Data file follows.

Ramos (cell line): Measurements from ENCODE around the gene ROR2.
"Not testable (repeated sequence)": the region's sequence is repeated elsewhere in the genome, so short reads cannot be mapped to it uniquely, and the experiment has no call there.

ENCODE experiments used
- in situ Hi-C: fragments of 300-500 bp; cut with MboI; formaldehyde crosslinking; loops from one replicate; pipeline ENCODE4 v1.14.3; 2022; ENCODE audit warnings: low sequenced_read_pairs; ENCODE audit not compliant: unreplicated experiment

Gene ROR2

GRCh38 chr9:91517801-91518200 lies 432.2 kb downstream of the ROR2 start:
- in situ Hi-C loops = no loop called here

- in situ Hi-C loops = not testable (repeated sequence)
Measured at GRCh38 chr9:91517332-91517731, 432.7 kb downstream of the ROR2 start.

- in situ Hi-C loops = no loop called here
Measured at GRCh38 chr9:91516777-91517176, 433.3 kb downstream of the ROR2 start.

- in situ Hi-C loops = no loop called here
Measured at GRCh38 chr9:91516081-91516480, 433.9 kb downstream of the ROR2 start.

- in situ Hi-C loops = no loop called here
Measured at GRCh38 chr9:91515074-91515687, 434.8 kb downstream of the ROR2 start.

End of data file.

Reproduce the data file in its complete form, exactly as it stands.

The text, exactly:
Ramos (cell line): Measurements from ENCODE around the gene ROR2.
"Not testable (repeated sequence)": the region's sequence is repeated elsewhere in the genome, so short reads cannot be mapped to it uniquely, and the experiment has no call there.

ENCODE experiments used
- in situ Hi-C: fragments of 300-500 bp; cut with MboI; formaldehyde crosslinking; loops from one replicate; pipeline ENCODE4 v1.14.3; 2022; ENCODE audit warnings: low sequenced_read_pairs; ENCODE audit not compliant: unreplicated experiment

Gene ROR2

GRCh38 chr9:91517801-91518200 lies 432.2 kb downstream of the ROR2 start:
- in situ Hi-C loops = no loop called here

- in situ Hi-C loops = not testable (repeated sequence)
Measured at GRCh38 chr9:91517332-91517731, 432.7 kb downstream of the ROR2 start.

- in situ Hi-C loops = no loop called here
Measured at GRCh38 chr9:91516777-91517176, 433.3 kb downstream of the ROR2 start.

- in situ Hi-C loops = no loop called here
Measured at GRCh38 chr9:91516081-91516480, 433.9 kb downstream of the ROR2 start.

- in situ Hi-C loops = no loop called here
Measured at GRCh38 chr9:91515074-91515687, 434.8 kb downstream of the ROR2 start.